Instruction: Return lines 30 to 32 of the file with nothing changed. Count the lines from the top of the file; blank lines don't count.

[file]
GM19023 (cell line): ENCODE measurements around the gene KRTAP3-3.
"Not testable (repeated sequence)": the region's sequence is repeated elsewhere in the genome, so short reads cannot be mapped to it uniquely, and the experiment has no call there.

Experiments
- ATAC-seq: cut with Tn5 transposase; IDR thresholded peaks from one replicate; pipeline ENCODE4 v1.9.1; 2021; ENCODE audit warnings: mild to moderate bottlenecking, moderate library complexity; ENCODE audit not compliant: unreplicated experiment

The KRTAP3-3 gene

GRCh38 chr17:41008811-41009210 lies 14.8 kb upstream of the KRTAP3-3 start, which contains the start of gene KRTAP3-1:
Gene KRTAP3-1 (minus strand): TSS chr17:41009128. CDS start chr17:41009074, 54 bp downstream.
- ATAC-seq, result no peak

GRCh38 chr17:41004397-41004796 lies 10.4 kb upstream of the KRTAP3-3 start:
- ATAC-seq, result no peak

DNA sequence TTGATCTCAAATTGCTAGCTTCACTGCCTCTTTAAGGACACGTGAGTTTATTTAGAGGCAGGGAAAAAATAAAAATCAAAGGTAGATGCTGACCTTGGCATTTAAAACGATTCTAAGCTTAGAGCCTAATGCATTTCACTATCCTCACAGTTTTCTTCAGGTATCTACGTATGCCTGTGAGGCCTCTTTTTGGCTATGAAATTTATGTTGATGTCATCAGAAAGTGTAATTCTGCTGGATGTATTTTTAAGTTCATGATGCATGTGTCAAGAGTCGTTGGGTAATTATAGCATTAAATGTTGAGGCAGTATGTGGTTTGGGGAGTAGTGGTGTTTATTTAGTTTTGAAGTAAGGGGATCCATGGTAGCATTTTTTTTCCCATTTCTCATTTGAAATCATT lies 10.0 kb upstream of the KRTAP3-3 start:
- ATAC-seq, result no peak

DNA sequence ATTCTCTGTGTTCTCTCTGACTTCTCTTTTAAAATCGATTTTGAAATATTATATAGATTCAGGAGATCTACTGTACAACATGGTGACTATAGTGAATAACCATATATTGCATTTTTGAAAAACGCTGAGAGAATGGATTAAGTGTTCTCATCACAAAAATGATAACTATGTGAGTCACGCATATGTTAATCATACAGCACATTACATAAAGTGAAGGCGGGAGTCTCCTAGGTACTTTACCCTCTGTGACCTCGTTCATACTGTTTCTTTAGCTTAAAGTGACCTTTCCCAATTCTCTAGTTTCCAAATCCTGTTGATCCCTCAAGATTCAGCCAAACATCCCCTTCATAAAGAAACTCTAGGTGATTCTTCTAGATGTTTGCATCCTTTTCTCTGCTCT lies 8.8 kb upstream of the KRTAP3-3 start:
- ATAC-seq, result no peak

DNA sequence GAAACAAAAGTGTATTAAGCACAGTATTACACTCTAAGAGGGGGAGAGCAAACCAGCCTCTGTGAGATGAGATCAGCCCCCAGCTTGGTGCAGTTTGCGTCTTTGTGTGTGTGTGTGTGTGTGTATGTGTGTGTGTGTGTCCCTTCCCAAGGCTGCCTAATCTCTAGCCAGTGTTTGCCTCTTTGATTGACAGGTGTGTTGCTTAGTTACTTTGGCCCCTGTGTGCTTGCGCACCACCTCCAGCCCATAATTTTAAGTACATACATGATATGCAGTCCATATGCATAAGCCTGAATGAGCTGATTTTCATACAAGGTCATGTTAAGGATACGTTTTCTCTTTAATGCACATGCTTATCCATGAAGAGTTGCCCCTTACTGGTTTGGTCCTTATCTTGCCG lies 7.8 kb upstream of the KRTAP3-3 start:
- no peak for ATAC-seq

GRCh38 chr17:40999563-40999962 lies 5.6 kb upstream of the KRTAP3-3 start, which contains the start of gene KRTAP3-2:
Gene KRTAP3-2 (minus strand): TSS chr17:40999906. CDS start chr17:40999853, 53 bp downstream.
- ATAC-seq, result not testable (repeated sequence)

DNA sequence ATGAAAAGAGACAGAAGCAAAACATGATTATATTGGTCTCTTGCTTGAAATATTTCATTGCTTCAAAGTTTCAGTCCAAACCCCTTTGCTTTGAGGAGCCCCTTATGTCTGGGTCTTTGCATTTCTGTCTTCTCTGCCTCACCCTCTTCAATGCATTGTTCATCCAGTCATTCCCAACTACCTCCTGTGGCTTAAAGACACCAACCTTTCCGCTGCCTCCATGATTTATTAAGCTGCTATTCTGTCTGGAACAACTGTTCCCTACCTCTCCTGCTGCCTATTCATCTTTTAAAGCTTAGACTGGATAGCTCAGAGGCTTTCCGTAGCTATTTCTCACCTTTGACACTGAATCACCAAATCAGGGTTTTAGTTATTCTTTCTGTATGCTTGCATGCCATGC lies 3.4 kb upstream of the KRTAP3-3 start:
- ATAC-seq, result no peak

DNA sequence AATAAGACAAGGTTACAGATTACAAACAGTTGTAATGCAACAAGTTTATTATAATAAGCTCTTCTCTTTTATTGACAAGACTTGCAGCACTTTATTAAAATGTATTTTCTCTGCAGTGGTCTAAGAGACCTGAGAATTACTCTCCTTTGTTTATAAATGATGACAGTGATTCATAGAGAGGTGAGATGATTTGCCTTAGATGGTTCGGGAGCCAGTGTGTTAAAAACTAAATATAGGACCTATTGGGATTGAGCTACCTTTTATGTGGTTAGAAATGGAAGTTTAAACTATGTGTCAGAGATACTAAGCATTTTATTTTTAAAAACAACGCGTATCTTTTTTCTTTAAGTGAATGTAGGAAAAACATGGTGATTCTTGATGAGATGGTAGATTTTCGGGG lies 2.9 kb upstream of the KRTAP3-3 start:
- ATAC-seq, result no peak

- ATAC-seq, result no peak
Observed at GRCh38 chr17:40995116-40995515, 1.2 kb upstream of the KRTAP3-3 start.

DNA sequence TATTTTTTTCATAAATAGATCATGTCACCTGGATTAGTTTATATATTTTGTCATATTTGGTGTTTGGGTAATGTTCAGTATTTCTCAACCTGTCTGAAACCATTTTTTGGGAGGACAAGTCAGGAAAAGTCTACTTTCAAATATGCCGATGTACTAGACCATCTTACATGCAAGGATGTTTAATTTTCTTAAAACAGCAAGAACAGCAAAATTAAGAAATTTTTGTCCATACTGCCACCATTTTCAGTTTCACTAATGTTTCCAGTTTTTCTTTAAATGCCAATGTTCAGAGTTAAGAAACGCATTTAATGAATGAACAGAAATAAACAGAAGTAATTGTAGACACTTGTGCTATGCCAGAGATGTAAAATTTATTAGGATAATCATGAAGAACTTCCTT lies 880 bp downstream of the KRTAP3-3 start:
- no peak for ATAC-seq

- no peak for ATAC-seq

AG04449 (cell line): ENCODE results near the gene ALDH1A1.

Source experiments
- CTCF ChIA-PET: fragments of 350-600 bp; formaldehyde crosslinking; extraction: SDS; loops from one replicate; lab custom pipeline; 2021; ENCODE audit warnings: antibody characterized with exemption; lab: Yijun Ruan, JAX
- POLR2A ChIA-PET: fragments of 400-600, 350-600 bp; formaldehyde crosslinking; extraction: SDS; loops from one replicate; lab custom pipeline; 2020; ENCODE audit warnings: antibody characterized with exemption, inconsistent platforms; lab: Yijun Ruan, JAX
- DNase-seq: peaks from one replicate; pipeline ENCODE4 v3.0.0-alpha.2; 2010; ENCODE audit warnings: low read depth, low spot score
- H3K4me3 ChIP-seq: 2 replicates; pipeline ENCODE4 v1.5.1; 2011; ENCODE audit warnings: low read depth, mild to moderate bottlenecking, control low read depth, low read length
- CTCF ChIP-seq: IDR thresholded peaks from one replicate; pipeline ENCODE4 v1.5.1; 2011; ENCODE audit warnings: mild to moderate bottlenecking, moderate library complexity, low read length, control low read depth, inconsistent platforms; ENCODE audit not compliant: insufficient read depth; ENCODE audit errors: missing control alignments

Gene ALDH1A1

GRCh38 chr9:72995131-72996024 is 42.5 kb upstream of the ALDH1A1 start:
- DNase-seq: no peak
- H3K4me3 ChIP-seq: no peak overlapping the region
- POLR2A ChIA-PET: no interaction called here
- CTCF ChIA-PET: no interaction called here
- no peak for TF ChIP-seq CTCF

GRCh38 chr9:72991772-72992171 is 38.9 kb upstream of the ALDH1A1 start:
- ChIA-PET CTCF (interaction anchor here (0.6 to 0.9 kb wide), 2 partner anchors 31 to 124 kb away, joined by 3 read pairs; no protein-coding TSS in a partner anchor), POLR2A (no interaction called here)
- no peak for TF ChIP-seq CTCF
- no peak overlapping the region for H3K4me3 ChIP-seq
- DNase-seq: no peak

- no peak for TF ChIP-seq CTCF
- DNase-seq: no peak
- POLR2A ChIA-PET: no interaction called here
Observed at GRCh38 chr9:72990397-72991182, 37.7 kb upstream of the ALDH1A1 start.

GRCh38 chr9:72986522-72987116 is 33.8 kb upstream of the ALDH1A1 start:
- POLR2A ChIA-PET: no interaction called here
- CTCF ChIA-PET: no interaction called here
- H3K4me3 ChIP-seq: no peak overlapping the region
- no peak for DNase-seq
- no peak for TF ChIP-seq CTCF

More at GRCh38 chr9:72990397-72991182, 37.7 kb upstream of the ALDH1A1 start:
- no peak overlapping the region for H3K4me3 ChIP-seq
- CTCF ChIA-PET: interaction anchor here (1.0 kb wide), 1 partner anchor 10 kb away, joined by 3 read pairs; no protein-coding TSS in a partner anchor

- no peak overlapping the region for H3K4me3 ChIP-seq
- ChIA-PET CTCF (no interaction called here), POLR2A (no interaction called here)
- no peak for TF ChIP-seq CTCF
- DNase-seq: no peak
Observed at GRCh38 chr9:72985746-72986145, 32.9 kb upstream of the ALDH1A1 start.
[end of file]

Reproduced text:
Source experiments
- CTCF ChIA-PET: fragments of 350-600 bp; formaldehyde crosslinking; extraction: SDS; loops from one replicate; lab custom pipeline; 2021; ENCODE audit warnings: antibody characterized with exemption; lab: Yijun Ruan, JAX
- POLR2A ChIA-PET: fragments of 400-600, 350-600 bp; formaldehyde crosslinking; extraction: SDS; loops from one replicate; lab custom pipeline; 2020; ENCODE audit warnings: antibody characterized with exemption, inconsistent platforms; lab: Yijun Ruan, JAX